“And,” Augustus raises a finger, “here we come to the number forty, which puts this tale in that part of the world.”
“What part of the world?” I ask.
“Ali Baba and the Forty Thieves, and the Forty Fortunes.” Augustus regards his pipe while his mind wanders. “Greek philosophy, through the Romans, gave us our Western culture, but the Greeks, themselves, feel closer to the Middle East than to Europe.”
“Ah,” I say, refilling my pipe with an Augustus blend he calls Old Rinkrank, “but when she is tricked by the gypsy, she ends up as a gooses girl, which is very Grimm.”
“You’re right,” Augustus nods. ‘There are two goose-girl stories in the Grimm canon, giving this tale a smacking of European influence. Our story, if not all of the Greek folktales, lies between two cultures, that of the East and that of the West.
“But what follows in the tale interests me the most.” Augustus pauses to refill his pipe, then launches back to his point. “When the prince offers to bring gifts to his servants, Polly asks for a rope of hanging, a knife of slaughter, and a stone of patience.”
“Hmmm,” I contemplate, “When Beauty, in Beauty and the Beast, asks for a rose from her father’s travels, there is innocence in the request. In Polly’s request there is forethought or foreshadowing?”
“I like foreshadowing,” says Augustus. “Our tale moves from the usual situation and response—the door closes behind her and she explores the palace—she finds the prince and his note, then mourns for him—and moves into the mystical, unaccountably asking for two instruments of death and one of hope.”
Augustus blows a few smoke rings before continuing. “I can’t help but feel she is performing a morality play for her prince. She has her cast of characters, the rope, the knife, and the stone, the stone having its lines to speak.
“She performs her complaint twice, once for her prince to hear, and a second time for him to understand; these princes can be a little dense.
“In the end, I see a morality play in which she well could have killed herself, a performance art to the ultimate.”
I do need to consider this observation.
Fairy Tale of the Month: July 2018 The Prince in a Swoon – Part Three
Before sunset there came respite from the rain that has been falling all day. I have taken advantage of this pause to ramble through the Magic Forest. I have half a mind to visit the nixie, but I haven’t brought any popcorn. Instead, I wander to the foot of the Glass Mountain.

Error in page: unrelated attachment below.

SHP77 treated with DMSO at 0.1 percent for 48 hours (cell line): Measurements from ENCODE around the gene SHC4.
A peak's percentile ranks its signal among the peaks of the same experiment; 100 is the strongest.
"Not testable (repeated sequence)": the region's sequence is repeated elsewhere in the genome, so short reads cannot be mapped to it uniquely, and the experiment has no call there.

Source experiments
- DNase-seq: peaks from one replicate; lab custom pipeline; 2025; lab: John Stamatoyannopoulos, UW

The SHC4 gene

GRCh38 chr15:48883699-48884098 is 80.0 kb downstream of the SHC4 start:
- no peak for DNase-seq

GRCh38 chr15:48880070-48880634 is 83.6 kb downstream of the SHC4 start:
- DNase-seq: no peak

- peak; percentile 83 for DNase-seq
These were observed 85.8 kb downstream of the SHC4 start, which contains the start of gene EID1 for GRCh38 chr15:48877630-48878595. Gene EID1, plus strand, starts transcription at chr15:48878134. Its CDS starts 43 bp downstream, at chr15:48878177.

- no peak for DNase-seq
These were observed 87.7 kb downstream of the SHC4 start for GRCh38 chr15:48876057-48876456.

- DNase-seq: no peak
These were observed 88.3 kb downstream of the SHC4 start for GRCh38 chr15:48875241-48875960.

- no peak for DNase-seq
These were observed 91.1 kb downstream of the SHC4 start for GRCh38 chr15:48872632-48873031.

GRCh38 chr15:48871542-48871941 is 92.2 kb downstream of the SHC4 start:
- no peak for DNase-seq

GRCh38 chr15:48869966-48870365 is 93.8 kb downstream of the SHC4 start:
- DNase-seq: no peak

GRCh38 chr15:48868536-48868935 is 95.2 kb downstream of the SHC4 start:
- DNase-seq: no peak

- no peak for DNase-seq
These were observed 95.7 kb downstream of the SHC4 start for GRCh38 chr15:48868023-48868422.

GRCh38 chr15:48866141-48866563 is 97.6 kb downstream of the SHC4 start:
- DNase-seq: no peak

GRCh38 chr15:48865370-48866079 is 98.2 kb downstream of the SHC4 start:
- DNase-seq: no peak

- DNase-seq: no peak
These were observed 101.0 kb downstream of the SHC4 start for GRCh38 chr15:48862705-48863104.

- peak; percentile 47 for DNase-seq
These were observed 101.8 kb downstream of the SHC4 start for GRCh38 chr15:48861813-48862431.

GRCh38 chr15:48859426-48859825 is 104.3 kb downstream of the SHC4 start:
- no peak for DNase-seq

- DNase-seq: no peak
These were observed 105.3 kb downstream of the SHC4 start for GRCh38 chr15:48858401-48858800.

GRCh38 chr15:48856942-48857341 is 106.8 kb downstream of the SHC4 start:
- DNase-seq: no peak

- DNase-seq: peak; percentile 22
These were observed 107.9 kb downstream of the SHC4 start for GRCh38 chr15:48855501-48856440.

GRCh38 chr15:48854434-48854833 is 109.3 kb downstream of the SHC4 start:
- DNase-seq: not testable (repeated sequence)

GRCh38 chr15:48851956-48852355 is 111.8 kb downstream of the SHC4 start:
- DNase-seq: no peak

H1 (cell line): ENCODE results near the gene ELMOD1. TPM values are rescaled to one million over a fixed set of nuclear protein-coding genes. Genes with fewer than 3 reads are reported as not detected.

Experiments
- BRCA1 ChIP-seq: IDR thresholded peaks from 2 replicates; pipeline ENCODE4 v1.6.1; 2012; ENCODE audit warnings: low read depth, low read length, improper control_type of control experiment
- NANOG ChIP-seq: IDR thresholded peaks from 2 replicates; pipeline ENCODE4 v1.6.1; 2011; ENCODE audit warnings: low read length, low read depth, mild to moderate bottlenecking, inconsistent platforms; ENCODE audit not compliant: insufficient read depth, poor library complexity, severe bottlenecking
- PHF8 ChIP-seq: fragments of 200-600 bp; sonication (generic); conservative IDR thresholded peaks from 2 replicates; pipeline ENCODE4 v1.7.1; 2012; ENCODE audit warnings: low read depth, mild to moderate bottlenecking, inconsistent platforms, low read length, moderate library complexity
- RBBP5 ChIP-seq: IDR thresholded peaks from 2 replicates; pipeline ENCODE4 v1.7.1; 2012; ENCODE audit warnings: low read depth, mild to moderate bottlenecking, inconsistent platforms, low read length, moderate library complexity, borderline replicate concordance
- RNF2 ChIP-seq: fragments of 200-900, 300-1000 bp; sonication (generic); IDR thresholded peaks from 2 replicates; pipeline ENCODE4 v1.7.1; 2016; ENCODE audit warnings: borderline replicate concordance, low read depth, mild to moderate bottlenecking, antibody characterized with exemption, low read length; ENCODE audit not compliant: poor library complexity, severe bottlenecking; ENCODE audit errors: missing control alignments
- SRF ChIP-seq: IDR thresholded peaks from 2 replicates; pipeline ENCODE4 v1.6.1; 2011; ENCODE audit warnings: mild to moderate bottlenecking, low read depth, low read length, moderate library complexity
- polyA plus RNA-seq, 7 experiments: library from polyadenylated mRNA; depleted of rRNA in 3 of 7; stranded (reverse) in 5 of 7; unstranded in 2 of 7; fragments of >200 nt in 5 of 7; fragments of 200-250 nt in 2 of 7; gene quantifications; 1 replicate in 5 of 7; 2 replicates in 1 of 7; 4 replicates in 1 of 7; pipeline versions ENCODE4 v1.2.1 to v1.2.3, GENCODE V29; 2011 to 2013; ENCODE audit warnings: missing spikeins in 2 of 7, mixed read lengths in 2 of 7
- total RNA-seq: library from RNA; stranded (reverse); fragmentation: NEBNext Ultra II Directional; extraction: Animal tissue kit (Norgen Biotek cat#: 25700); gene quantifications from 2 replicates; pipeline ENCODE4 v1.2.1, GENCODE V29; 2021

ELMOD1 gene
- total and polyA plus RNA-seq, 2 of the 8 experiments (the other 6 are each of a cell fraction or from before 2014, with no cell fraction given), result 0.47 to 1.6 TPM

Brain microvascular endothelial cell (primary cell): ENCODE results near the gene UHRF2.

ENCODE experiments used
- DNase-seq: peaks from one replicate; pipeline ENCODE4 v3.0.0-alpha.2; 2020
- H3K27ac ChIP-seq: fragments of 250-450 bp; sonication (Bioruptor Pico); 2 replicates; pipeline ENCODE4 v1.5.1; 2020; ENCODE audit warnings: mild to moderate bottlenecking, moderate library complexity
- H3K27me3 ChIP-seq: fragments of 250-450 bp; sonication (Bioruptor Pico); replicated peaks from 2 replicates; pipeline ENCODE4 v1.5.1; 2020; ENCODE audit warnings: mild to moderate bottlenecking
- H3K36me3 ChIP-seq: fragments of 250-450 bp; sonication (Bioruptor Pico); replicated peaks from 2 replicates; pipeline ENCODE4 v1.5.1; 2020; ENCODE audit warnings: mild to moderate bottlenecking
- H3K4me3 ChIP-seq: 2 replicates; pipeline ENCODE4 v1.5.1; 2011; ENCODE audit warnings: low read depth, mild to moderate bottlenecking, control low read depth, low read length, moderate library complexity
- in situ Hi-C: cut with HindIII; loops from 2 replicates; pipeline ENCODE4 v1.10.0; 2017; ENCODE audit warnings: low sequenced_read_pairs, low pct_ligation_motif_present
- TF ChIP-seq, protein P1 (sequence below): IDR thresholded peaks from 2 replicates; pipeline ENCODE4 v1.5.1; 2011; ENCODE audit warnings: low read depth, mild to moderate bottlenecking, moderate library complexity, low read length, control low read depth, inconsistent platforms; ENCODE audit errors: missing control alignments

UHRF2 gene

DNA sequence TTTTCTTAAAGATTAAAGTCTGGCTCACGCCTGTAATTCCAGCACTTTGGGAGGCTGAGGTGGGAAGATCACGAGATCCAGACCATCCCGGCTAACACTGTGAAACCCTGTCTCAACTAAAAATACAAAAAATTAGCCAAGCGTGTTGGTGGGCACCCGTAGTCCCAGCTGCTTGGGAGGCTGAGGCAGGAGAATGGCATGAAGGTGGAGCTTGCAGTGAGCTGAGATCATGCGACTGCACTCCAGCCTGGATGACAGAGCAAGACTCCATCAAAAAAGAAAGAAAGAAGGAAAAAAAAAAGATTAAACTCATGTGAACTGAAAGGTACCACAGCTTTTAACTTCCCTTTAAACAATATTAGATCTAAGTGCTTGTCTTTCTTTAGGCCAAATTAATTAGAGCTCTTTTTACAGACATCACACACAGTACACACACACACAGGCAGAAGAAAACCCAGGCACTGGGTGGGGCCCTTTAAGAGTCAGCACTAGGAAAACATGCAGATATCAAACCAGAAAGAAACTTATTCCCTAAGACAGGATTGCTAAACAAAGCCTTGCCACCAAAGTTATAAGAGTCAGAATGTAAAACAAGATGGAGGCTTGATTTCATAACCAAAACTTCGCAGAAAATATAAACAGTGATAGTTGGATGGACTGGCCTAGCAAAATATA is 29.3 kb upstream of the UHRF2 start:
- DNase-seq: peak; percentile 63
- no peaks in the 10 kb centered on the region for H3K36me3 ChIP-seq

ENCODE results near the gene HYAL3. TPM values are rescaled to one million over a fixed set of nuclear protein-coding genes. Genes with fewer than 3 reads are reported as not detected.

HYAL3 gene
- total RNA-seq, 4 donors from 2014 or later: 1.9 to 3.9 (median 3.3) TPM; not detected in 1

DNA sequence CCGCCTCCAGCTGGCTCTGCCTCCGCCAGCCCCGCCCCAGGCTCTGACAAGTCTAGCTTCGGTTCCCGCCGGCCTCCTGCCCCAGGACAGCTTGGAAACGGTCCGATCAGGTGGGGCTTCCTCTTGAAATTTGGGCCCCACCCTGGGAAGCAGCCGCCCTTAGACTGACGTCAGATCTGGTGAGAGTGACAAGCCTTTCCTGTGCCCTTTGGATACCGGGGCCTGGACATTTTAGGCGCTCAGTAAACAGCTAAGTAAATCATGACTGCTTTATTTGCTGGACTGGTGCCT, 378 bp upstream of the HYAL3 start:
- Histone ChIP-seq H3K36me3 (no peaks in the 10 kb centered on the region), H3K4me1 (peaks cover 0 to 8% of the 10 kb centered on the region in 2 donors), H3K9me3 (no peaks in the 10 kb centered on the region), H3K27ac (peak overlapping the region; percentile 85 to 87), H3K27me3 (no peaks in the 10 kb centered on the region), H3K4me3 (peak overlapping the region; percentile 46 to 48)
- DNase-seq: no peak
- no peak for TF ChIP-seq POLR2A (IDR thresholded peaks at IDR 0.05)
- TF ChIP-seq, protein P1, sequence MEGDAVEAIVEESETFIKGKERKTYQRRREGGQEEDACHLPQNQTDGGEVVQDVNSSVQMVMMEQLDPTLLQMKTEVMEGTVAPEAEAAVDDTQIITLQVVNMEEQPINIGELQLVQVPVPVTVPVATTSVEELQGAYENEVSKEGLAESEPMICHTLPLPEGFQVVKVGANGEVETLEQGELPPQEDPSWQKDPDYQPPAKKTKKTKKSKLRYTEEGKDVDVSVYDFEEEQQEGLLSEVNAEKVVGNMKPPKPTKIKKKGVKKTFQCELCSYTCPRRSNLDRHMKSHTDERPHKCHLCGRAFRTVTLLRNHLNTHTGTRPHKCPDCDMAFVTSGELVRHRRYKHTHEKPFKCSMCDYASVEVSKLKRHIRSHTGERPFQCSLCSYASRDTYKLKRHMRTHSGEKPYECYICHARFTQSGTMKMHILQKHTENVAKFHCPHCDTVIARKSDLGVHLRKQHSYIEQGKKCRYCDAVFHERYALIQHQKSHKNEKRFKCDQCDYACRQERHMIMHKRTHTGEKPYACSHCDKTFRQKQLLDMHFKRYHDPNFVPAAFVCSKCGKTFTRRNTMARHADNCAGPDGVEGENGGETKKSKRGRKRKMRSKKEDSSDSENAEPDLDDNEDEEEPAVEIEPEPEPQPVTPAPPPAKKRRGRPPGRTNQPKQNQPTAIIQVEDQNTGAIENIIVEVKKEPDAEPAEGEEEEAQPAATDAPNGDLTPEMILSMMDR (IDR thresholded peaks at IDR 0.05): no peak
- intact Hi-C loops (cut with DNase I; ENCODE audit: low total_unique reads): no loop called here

There, on a crystal ledge, not ten feet above my head, is a wizened, elvish figure of a man, glaring at me. He is seated on the ledge, his knees sticking out from under him, almost looking like the tips of wings. A more crooked nose, I’ve never seen.
“Is that you, Old Rinkrank?” I marvel.
“Who else would it be?
You evoked my name.
I cannot be free
Till you make your claim.”
“Evoked your name? I did nothing . . . “ I look at my pipe. I am smoking the blend that I have been puffing on all day, which Augustus playfully named Old Rinkrank. “Oh, I see.”
“‘Oh, I see,’ says he.
Of brains he needs some.
How dense can he be?
What is your question!”
This last he shouts at me.
“Let’s not get huffy,” I say. “I do have a question. In the fairy tale The Prince in a Swoon, the heroine, Polly, asks for a rope of hanging, a knife of slaughter, and a stone of patience. My friend Augustus suggests she is performing a mystery play. What might you know of this matter?”
“Ah, Polly, Polly,
Like Mother Masrot,
Not one for folly.
Listen, and take stock!
It might be a play
If life’s but a stage,
But actors don’t stay
If not paid a wage.
The stone of patience
Needs your focus.
Though of transience,
To the hanging rope
And knife of slaughter,
She abandons hope,
Her death an offer.
Peek through the keyhole
To hear Polly moan.
She pours out her soul
To a thoughtful stone.
The stone cannot judge,
But only advise.
Maybe give a nudge
To thoughts that are wise.
The prince in hiding,
Witnesses her grief.
Quiet as a thief.
The words that he heard
Reveal the true bride
And how she suffered
When the gypsy lied.
The stone, oh the stone,
It kept her alive.
Made her story known
And let Polly thrive.”
“That,” I say, “reminds me of Grimms’ Goose Girl, when she pours out her sorrows to an iron stove, with the old king listening at the stovepipe.
“Both of them,” I observe, “confess to an inanimate object, although the stone of patience is a magical helper. Tell me more about the stone of patience.”
“Am I your World Book?
Don’t give yourself airs.
Here, I’m off the hook.
Tend your own affairs.”
Old Rinkrank engulfs himself in a cloud of foul-smelling black smoke and is gone.
“Ornery,” I say to myself, tapping out my pipe. “But I may evoke him from time to time.”